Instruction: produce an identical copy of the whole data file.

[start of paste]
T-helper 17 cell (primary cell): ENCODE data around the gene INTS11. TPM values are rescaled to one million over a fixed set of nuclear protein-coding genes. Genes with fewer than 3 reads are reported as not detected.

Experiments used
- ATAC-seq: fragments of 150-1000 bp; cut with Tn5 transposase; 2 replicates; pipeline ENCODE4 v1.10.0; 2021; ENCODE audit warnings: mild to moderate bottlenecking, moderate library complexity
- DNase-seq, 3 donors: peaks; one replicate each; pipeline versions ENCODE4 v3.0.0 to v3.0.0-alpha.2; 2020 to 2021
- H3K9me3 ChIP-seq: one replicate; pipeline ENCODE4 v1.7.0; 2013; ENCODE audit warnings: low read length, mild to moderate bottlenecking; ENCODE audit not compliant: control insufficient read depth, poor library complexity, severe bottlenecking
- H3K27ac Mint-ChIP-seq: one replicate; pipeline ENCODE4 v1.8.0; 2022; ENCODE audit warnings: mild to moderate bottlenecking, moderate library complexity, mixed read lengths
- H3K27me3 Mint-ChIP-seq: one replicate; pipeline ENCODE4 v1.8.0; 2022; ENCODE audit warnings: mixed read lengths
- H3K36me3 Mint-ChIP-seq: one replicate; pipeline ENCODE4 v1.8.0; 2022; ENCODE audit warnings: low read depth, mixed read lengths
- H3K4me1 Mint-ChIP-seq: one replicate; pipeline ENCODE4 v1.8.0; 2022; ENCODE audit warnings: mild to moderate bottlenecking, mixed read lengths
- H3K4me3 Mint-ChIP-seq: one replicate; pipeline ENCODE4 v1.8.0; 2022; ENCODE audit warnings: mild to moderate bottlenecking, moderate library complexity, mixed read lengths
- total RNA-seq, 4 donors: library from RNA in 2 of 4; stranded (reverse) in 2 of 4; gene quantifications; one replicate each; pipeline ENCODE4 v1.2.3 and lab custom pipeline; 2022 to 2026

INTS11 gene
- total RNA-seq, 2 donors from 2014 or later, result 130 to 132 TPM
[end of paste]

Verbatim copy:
T-helper 17 cell (primary cell): ENCODE data around the gene INTS11. TPM values are rescaled to one million over a fixed set of nuclear protein-coding genes. Genes with fewer than 3 reads are reported as not detected.

Experiments used
- ATAC-seq: fragments of 150-1000 bp; cut with Tn5 transposase; 2 replicates; pipeline ENCODE4 v1.10.0; 2021; ENCODE audit warnings: mild to moderate bottlenecking, moderate library complexity
- DNase-seq, 3 donors: peaks; one replicate each; pipeline versions ENCODE4 v3.0.0 to v3.0.0-alpha.2; 2020 to 2021
- H3K9me3 ChIP-seq: one replicate; pipeline ENCODE4 v1.7.0; 2013; ENCODE audit warnings: low read length, mild to moderate bottlenecking; ENCODE audit not compliant: control insufficient read depth, poor library complexity, severe bottlenecking
- H3K27ac Mint-ChIP-seq: one replicate; pipeline ENCODE4 v1.8.0; 2022; ENCODE audit warnings: mild to moderate bottlenecking, moderate library complexity, mixed read lengths
- H3K27me3 Mint-ChIP-seq: one replicate; pipeline ENCODE4 v1.8.0; 2022; ENCODE audit warnings: mixed read lengths
- H3K36me3 Mint-ChIP-seq: one replicate; pipeline ENCODE4 v1.8.0; 2022; ENCODE audit warnings: low read depth, mixed read lengths
- H3K4me1 Mint-ChIP-seq: one replicate; pipeline ENCODE4 v1.8.0; 2022; ENCODE audit warnings: mild to moderate bottlenecking, mixed read lengths
- H3K4me3 Mint-ChIP-seq: one replicate; pipeline ENCODE4 v1.8.0; 2022; ENCODE audit warnings: mild to moderate bottlenecking, moderate library complexity, mixed read lengths
- total RNA-seq, 4 donors: library from RNA in 2 of 4; stranded (reverse) in 2 of 4; gene quantifications; one replicate each; pipeline ENCODE4 v1.2.3 and lab custom pipeline; 2022 to 2026

INTS11 gene
- total RNA-seq, 2 donors from 2014 or later, result 130 to 132 TPM